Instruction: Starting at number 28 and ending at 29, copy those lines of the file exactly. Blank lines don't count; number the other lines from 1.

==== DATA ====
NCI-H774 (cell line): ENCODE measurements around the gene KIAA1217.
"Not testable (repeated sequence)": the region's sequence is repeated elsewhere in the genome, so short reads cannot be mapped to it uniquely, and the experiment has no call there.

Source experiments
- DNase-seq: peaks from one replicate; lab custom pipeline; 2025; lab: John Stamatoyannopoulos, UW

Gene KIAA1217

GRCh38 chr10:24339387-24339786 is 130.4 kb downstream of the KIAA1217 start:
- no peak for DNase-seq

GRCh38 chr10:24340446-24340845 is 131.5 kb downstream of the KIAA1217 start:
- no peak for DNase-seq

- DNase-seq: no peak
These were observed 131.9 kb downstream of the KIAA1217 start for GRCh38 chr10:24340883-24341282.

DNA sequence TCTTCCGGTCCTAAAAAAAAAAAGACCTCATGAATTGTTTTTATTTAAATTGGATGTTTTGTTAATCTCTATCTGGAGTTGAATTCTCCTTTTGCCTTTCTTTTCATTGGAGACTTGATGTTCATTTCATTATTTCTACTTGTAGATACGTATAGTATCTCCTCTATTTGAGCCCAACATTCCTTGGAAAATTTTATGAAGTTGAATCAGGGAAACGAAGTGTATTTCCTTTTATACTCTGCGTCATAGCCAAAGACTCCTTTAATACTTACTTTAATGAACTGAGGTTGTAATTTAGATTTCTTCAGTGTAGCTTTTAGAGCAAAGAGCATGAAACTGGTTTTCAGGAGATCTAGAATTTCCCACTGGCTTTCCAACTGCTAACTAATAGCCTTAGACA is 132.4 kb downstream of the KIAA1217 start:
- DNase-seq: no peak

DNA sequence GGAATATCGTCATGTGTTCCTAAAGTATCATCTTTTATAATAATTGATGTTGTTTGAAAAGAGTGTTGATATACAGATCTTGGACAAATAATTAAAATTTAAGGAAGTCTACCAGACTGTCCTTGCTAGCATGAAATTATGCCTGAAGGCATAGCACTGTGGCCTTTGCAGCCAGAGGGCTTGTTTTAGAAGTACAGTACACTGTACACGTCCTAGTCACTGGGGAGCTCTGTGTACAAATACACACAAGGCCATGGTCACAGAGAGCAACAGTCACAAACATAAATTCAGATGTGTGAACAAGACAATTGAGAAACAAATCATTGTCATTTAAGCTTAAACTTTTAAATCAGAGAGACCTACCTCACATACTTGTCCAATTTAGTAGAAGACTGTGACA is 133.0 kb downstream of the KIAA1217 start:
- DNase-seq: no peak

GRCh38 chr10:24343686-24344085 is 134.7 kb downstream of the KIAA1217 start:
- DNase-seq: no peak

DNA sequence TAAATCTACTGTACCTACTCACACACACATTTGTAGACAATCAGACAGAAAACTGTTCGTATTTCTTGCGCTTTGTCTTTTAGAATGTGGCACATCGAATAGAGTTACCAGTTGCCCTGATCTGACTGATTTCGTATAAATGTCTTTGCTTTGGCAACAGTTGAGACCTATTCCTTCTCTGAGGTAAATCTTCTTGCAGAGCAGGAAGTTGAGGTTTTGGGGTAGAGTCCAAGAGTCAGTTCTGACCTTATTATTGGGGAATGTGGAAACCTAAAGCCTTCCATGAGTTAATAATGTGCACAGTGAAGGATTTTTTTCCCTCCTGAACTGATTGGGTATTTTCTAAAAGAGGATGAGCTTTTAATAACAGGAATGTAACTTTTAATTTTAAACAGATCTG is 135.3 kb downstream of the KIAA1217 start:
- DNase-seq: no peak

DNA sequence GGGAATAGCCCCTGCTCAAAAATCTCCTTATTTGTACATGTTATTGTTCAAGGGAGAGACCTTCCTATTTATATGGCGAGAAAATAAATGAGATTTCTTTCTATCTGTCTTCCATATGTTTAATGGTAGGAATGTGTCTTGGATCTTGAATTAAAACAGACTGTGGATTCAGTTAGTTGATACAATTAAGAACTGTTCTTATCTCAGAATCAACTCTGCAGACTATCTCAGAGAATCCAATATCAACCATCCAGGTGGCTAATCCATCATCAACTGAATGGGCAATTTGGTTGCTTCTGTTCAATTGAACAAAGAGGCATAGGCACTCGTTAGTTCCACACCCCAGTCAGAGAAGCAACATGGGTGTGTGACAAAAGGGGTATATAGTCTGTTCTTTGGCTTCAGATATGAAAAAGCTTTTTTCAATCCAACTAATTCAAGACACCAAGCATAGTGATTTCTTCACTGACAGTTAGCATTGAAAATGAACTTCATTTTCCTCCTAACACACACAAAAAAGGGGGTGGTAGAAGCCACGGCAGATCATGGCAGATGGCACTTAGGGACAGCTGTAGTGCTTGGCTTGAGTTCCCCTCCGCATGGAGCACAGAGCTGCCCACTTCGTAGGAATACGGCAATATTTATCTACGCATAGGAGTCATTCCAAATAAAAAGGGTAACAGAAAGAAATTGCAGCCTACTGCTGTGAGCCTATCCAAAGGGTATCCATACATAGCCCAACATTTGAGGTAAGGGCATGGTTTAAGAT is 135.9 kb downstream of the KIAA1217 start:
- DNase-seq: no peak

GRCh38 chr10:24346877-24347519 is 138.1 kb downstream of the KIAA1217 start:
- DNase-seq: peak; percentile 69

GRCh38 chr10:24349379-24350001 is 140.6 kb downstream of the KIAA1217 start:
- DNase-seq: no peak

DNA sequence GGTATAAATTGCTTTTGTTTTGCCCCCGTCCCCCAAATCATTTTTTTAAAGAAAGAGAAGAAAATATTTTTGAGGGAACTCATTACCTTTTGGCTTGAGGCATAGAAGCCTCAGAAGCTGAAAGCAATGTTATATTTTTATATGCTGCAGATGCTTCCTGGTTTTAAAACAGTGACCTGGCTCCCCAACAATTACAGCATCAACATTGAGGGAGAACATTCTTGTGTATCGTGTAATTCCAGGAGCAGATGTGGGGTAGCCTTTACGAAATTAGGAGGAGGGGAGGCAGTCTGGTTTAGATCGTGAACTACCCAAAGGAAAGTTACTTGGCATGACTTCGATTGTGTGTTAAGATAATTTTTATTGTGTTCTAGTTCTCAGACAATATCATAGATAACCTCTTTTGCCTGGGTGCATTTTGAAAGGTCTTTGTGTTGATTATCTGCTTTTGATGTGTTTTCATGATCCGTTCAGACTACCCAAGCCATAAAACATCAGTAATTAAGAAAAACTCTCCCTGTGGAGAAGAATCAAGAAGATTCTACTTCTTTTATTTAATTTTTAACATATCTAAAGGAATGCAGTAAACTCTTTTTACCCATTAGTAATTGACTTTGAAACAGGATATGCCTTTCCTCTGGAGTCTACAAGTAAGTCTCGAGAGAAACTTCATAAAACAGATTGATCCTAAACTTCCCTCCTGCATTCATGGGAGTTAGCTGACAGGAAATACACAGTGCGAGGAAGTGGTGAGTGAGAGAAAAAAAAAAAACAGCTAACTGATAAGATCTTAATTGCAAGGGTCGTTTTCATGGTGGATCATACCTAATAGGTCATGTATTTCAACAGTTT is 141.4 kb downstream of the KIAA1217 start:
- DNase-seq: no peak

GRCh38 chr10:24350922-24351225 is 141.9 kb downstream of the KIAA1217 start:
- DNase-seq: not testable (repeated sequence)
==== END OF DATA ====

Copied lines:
GRCh38 chr10:24350922-24351225 is 141.9 kb downstream of the KIAA1217 start:
- DNase-seq: not testable (repeated sequence)